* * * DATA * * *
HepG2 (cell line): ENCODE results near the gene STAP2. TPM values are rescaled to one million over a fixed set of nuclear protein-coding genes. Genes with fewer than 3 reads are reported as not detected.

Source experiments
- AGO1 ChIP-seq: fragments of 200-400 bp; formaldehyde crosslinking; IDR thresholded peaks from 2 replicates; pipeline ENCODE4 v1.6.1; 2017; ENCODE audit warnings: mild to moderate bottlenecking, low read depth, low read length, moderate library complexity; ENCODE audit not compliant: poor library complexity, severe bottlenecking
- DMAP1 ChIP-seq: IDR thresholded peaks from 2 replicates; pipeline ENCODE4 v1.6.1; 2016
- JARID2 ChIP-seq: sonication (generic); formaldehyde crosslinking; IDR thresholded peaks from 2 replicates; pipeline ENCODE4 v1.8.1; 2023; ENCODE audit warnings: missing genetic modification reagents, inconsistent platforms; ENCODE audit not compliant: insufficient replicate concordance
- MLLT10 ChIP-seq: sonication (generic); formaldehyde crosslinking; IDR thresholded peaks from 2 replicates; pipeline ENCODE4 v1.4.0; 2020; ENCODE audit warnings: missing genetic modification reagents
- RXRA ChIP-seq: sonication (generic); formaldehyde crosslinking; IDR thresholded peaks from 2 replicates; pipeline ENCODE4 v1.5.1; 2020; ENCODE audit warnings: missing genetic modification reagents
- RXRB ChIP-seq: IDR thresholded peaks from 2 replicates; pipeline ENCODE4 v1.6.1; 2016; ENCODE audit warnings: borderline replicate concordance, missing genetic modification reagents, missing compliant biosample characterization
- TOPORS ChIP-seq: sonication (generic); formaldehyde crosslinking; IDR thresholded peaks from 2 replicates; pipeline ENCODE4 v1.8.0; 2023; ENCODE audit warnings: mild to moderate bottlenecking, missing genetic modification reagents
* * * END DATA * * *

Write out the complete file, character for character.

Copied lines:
HepG2 (cell line): ENCODE results near the gene STAP2. TPM values are rescaled to one million over a fixed set of nuclear protein-coding genes. Genes with fewer than 3 reads are reported as not detected.

Source experiments
- AGO1 ChIP-seq: fragments of 200-400 bp; formaldehyde crosslinking; IDR thresholded peaks from 2 replicates; pipeline ENCODE4 v1.6.1; 2017; ENCODE audit warnings: mild to moderate bottlenecking, low read depth, low read length, moderate library complexity; ENCODE audit not compliant: poor library complexity, severe bottlenecking
- DMAP1 ChIP-seq: IDR thresholded peaks from 2 replicates; pipeline ENCODE4 v1.6.1; 2016
- JARID2 ChIP-seq: sonication (generic); formaldehyde crosslinking; IDR thresholded peaks from 2 replicates; pipeline ENCODE4 v1.8.1; 2023; ENCODE audit warnings: missing genetic modification reagents, inconsistent platforms; ENCODE audit not compliant: insufficient replicate concordance
- MLLT10 ChIP-seq: sonication (generic); formaldehyde crosslinking; IDR thresholded peaks from 2 replicates; pipeline ENCODE4 v1.4.0; 2020; ENCODE audit warnings: missing genetic modification reagents
- RXRA ChIP-seq: sonication (generic); formaldehyde crosslinking; IDR thresholded peaks from 2 replicates; pipeline ENCODE4 v1.5.1; 2020; ENCODE audit warnings: missing genetic modification reagents
- RXRB ChIP-seq: IDR thresholded peaks from 2 replicates; pipeline ENCODE4 v1.6.1; 2016; ENCODE audit warnings: borderline replicate concordance, missing genetic modification reagents, missing compliant biosample characterization
- TOPORS ChIP-seq: sonication (generic); formaldehyde crosslinking; IDR thresholded peaks from 2 replicates; pipeline ENCODE4 v1.8.0; 2023; ENCODE audit warnings: mild to moderate bottlenecking, missing genetic modification reagents